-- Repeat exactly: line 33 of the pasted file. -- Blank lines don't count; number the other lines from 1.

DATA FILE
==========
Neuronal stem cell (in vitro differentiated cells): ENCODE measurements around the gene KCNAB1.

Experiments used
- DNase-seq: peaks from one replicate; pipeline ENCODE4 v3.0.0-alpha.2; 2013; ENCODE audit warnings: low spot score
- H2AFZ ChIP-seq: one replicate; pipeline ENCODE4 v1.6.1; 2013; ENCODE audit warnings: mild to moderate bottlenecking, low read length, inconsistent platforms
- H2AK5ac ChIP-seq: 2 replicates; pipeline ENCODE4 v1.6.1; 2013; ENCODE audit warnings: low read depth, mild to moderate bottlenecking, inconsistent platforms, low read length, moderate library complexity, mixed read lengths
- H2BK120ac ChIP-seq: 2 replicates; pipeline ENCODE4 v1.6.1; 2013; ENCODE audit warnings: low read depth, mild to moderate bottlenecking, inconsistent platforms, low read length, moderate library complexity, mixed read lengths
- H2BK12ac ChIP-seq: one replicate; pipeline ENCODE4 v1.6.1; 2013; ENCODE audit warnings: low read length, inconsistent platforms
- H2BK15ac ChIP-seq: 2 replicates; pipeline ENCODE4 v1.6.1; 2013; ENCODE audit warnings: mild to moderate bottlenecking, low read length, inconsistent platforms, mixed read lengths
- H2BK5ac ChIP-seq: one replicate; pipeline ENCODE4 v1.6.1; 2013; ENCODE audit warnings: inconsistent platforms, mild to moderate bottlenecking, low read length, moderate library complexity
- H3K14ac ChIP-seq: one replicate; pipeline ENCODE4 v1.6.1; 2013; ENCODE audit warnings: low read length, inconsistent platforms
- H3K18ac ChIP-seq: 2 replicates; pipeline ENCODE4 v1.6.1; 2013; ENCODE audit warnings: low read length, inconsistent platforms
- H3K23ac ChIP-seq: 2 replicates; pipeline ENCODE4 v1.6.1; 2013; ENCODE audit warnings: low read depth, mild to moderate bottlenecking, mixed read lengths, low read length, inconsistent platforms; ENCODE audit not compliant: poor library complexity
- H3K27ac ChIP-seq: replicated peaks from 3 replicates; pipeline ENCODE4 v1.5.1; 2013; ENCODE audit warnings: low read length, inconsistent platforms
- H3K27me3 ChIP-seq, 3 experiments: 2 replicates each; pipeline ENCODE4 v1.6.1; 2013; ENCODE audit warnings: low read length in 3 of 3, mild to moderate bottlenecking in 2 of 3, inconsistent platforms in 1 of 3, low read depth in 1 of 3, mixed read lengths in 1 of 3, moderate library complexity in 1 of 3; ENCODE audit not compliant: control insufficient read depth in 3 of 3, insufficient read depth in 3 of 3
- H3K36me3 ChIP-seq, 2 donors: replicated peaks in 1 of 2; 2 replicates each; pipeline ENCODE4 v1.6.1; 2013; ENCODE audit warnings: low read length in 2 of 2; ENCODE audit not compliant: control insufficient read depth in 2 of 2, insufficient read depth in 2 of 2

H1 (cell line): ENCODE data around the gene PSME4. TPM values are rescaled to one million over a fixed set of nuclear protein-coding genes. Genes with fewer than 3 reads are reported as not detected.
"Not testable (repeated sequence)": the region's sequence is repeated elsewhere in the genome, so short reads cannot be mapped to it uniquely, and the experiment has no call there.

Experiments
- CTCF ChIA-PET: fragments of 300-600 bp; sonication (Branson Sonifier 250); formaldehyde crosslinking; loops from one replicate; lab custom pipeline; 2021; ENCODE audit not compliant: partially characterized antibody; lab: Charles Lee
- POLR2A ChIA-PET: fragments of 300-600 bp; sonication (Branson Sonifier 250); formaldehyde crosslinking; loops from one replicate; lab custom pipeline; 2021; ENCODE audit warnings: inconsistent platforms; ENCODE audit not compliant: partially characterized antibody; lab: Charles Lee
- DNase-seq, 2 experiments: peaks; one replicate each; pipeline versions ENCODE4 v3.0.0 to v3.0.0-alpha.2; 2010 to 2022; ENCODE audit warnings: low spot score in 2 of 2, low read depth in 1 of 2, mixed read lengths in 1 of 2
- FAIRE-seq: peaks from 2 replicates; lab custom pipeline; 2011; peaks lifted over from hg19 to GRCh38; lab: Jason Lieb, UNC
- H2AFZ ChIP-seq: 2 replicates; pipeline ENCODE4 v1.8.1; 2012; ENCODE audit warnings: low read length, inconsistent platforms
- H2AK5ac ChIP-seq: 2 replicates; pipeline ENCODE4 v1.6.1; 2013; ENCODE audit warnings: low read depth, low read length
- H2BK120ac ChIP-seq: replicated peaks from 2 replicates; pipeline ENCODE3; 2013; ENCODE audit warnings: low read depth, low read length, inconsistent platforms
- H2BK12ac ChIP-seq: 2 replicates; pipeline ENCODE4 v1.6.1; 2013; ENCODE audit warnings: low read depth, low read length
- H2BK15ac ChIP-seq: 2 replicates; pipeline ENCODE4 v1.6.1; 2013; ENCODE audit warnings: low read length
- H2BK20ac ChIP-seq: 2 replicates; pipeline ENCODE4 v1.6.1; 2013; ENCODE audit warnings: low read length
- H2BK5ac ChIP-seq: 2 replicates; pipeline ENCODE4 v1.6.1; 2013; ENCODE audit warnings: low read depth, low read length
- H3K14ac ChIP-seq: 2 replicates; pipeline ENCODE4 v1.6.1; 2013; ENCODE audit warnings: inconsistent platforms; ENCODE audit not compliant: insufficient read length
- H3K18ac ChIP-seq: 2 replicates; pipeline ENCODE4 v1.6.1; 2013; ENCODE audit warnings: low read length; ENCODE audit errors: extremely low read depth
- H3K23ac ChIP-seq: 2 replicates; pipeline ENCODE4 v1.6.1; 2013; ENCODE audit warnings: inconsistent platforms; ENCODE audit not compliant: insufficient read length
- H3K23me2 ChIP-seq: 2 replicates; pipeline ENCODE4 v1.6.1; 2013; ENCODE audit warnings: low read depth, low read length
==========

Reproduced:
- H3K23me2 ChIP-seq: 2 replicates; pipeline ENCODE4 v1.6.1; 2013; ENCODE audit warnings: low read depth, low read length